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Art Room Stand

Suman Paul, Shivani Yadahalli & Rituparna Pati

Bauhaus as a movement was a rebellion of the commons against conventions, be it; social, cultural, industrial, traditional or national. The expression of this revolt, “Bauhaus school of thought” left its mark on every possible industry. Bold, simple, geometric, exclusively became stark attributes of this style. The spark leading to Bauhaus was essentially the dying culture of arts and crafts in Germany. Industrialization had left a degenerative society behind it. Bauhaus brilliantly eliminated this disintegration of art and design in daily life. This ideology brought back life to households through design. Introspection of the same parameters in an Indian context shines light on an array of gaps needing to be bridged in our society, but not necessarily the same issue that plagued Germany.

The rich cultural and traditional heritage of India is a manifesto of the thriving vernacular even today. There is an eclectic display of local craft as far as the eye can see but unfortunately limited to only a miniscule scale that is households. Indian households feature a vibrant variety through both decorative and functional household goods starting from microscopic needlework to macroscopic graffiti art. Madhubani paintings, Warli art, Khavda pottery, Pattachitra , Banjara art, Bidriwork are some of the salient artworks which are flourishing in the streets and hearts of every rural community. Shifting our pivot to the urban cities, there are many common amenities catering to the neighbourhoods which are arid in terms of functionality. Neighbourhood parks, bus stations, public toilets etc. are always left as just infrastructure component with no design intervention. The idea here is to breathe life on the existing layer of public amenities of the city, by the subject of arts and crafts of India.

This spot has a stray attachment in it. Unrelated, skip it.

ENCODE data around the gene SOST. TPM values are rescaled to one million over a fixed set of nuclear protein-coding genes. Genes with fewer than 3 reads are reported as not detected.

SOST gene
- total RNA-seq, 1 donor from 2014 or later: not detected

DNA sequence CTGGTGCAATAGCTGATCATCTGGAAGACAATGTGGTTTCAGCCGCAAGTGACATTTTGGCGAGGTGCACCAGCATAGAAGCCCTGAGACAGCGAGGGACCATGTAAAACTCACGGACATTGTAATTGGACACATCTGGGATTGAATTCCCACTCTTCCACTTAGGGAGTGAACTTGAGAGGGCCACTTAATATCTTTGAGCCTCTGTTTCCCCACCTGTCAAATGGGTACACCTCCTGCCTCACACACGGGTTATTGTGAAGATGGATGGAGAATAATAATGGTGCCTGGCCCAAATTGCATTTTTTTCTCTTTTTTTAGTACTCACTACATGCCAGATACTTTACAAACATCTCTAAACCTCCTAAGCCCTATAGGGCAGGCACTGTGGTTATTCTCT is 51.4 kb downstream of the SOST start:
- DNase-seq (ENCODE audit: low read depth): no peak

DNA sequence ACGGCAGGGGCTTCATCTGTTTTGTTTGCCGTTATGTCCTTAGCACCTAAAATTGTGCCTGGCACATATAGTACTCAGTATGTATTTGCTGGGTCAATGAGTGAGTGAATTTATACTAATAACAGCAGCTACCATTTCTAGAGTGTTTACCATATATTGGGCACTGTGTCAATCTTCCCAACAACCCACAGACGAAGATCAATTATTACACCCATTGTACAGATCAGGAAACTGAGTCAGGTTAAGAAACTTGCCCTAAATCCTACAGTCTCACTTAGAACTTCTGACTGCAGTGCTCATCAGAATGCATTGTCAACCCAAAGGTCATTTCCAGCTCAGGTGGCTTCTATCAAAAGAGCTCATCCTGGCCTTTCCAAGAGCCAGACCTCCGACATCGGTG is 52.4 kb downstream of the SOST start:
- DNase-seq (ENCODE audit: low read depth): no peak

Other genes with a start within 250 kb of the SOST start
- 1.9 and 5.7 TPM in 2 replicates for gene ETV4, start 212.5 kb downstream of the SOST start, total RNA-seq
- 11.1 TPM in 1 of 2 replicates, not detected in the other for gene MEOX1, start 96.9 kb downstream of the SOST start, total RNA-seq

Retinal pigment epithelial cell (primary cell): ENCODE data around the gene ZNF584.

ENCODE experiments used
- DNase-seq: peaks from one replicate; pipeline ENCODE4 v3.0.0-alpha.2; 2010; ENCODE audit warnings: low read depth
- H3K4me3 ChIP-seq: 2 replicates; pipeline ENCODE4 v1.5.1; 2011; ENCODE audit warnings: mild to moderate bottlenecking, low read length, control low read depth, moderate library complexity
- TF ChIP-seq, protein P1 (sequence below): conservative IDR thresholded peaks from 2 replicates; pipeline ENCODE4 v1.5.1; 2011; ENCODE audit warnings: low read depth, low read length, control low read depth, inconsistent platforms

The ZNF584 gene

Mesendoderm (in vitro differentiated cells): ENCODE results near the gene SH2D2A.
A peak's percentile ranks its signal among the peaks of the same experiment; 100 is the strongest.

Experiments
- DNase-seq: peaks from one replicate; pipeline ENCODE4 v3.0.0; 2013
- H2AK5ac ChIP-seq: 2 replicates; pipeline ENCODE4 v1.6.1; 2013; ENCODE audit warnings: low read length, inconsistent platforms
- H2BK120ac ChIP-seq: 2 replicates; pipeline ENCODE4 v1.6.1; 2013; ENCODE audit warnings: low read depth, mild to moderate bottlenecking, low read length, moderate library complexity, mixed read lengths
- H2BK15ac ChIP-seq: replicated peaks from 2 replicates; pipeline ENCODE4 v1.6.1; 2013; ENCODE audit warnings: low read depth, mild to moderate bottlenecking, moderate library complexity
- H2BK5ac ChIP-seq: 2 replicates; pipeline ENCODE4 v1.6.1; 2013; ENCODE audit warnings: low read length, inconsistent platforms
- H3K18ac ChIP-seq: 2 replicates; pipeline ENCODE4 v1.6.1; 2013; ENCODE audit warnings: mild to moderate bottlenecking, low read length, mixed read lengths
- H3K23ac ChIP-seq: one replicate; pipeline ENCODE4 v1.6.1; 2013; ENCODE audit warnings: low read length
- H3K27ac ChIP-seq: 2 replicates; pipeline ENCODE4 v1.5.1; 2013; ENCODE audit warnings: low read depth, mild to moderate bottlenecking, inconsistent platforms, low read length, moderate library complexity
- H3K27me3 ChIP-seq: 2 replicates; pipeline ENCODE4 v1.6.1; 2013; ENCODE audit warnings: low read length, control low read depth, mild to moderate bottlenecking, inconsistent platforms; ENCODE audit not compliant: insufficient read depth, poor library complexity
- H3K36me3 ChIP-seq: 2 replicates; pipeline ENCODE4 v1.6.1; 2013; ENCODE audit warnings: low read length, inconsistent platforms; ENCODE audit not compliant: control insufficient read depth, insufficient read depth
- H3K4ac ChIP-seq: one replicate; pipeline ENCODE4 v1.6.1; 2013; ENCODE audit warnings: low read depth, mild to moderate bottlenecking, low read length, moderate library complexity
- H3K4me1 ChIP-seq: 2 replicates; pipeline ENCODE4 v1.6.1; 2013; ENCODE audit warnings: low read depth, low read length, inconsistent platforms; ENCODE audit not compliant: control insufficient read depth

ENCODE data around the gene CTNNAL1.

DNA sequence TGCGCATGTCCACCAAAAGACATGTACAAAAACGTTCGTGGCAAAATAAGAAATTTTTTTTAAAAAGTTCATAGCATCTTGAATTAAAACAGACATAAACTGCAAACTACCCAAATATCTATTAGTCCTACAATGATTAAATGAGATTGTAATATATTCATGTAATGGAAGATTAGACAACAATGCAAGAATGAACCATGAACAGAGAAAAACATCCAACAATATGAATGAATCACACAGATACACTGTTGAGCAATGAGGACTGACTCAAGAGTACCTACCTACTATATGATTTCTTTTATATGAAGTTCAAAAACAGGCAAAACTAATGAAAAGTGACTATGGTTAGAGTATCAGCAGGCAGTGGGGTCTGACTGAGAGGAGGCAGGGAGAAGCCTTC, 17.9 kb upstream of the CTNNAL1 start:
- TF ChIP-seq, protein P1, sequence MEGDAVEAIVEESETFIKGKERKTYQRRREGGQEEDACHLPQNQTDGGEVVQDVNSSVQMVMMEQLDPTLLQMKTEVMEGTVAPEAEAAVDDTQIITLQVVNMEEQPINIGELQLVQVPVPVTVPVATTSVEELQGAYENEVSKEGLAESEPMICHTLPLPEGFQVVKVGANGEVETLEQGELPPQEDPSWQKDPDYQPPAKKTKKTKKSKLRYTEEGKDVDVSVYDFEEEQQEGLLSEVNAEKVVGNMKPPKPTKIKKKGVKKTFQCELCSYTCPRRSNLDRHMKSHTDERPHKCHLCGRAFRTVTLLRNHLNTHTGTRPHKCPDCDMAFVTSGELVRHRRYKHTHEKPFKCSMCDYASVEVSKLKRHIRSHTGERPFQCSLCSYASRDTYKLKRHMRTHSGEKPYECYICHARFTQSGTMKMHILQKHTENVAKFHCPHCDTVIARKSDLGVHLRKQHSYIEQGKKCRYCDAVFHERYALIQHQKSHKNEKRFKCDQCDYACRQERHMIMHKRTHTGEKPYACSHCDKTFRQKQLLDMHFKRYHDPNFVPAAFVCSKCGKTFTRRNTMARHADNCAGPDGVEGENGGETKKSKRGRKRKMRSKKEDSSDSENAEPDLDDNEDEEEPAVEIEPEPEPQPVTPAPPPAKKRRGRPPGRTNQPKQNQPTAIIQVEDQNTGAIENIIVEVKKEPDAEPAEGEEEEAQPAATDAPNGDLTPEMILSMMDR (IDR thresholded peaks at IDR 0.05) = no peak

The main objective is to “Indian-ize the Bauhaus and globalize the Indian culture”. It aims at harbouring the living traditions of today by intertwining it with the contemporary urban fabric, helping people to connect back to their memories. Associating ourselves to the ideologies of Bauhaus namely, functional, affordable, simple, economical, technology and mass production, this line of thought helps us to build the socio economic status of the city by reinforcing the varied artforms. It extends into the existing urban fabric of the city by giving opportunities to local craftsmen to showcase their skills aiding them with employment opportunities. It aims at becoming a breathing space which is functionally designed and affordable to common public.

We looked around our office and figured that the bus-stand next to it is a good possibility to experiment with this notion of creating a ‘Social Marker’, with handful of indigenous art forms which will energise the daily life of the neighbourhood and bring art as a part of daily life in some-way. Hence the premise will transform into a ‘Social Marker’ with an economic connotation by ‘globalising the local’.

It plugs itself in the living urban loop growing to build as the landmark by reconstructing the regional history of art and culture. The main aspect of technology and mass production glides in its way to achieve the versatility where the built space is flexibly adapted to inconstant factors.

So we extrapolated the premise of the existing bus stand and brought in many other possibilities in to it- multifunctional waiting pods, toilet, water point, dustbins, bicycle stand, electric bike charging station, artisans’ exhibition space, an overhead carrel which is doubled up as a pedestrian foot bridge, reflective 3 dimensional glow signs on the road surface through art forms, solar powered digital information display etc. with the help of local arts and crafts, highlighting the image of the city on every streets and neighbourhoods.

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